Bellows' view is that his papers were largely doomed when he got there, as a result of labor contracts, evening publication, the growth of TV news and features (to which he eventually decamps). He did great journalism, but there was little that could be done for the business, he feels, and it is nice to save the newspaper, but good journalism is more important. Let us take him at his word. What lesson does his book offer?

I see his view as: Journalists need to do journalism and shouldn't worry about the rest. The business side is always trying to force his hand and is often run by vain, short-sighted people. "I felt newspapering should be fun," he writes of why he did not fit in with the Chandlers at Los Angeles. Rick DuBrow of the Her-Ex contributes this view of Bellows' tenure:

"I have a lasting vision of the Herald; it was like sitting in on a jam session every day, riffing your stories on the keyboard, taking exhilarating solo flights that Jim encouraged... There was a swagger in the city room, and flair in the air." The sort of atmosphere that Bellows apparently tried to set at all his newspapers. The sort of environment that journalists love, or profess to love. And, alas, whatever the quality of the work, whatever the quality of work life, the environment of newspapers that went out of business in 1967, 1981 and 1989. (He also worked for the late Miami News, by the way.) These are newspapers that never had a chance to be destroyed by online. Newspapers where you played with someone else's money until the spigot turned. Money's not there anymore? Go somewhere else. There was always somewhere else to go.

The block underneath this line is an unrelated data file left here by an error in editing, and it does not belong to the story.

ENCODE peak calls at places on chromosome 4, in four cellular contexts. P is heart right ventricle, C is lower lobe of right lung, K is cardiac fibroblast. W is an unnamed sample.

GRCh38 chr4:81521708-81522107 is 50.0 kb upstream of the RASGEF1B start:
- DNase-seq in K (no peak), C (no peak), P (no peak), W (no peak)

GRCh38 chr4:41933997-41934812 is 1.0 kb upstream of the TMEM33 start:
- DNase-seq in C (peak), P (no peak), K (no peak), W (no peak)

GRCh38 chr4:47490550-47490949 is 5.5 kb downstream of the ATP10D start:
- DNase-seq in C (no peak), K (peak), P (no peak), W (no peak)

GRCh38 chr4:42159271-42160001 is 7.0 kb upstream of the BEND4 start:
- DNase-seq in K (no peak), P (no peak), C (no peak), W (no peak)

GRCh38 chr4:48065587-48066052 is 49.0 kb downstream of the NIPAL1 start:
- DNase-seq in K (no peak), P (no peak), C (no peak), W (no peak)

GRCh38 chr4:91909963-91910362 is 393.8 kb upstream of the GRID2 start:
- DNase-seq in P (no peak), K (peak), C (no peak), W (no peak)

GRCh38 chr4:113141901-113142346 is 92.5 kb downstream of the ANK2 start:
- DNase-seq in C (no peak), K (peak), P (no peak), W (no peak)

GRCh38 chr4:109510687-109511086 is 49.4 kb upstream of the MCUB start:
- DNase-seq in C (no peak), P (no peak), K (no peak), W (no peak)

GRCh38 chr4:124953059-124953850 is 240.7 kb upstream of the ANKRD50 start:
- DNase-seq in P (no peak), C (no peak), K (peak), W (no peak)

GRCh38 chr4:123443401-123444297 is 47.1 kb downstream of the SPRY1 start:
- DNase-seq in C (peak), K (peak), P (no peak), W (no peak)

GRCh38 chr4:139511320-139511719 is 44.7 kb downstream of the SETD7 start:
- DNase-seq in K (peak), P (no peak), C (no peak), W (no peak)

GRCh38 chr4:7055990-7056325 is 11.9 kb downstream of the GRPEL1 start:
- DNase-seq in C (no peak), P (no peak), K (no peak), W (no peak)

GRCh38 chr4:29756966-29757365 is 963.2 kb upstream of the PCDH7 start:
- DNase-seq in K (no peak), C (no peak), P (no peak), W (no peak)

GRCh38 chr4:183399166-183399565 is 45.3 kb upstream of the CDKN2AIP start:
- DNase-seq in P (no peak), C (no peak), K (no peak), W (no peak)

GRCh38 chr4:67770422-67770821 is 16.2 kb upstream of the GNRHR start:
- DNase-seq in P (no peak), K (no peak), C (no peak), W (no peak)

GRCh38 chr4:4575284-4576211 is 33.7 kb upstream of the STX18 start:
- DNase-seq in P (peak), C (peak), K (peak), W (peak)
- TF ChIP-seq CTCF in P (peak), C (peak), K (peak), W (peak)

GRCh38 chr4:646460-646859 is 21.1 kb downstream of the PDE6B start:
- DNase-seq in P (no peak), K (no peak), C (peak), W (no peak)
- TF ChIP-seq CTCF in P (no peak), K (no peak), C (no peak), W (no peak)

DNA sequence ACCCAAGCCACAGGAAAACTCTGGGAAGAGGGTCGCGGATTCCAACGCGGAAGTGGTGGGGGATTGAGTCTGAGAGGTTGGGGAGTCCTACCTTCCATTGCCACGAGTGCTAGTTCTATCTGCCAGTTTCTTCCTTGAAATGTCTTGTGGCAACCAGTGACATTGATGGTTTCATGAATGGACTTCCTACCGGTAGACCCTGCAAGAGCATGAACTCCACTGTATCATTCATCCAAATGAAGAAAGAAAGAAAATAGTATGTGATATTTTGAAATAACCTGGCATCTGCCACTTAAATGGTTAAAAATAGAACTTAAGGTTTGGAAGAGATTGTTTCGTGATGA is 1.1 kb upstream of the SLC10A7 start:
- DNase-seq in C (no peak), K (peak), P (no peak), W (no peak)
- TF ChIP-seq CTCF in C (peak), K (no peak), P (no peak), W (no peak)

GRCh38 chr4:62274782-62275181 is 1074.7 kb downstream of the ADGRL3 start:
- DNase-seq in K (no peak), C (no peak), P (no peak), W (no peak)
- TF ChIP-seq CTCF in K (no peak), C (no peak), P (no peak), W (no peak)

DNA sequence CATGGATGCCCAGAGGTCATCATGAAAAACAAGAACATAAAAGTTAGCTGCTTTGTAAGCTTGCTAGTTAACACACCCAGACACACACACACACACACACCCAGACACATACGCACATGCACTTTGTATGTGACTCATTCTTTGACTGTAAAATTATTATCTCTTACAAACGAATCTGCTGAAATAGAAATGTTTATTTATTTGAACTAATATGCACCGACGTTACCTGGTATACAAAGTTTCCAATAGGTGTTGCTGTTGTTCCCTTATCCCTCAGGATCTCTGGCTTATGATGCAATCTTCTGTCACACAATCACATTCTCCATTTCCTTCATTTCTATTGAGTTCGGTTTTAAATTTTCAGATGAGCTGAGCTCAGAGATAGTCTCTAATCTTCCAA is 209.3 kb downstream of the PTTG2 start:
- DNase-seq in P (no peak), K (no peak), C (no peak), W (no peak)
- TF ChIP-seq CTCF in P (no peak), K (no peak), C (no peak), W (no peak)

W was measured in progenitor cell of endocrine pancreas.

It's a wonderful view that we all grew up on, from an era when journalists were misfit tramps going from paper to paper, and while weaker newspapers failed you could always get a job at a stronger one, in your town or somewhere else. It combined the grandiosity of the journalist's dreams, the sense of shy egomania, with the fatalism of -- it's not my fault. Someone else didn't pay the bills. No one understands us. I pick up my lance and ride on. The truth will out.

The worker at GM can say: I did my job. It's not my fault the cars were poorly engineered or designed. But journalists design the content. Poor delivery or ad sales are not their problem, but if year after year more readers say, "Sorry, not interested," journalists are not asking the right question. Theirs is the view of an artist, an actor or musician -- I do the work, and maybe there'll be a gallery owner. If not, it's society's loss.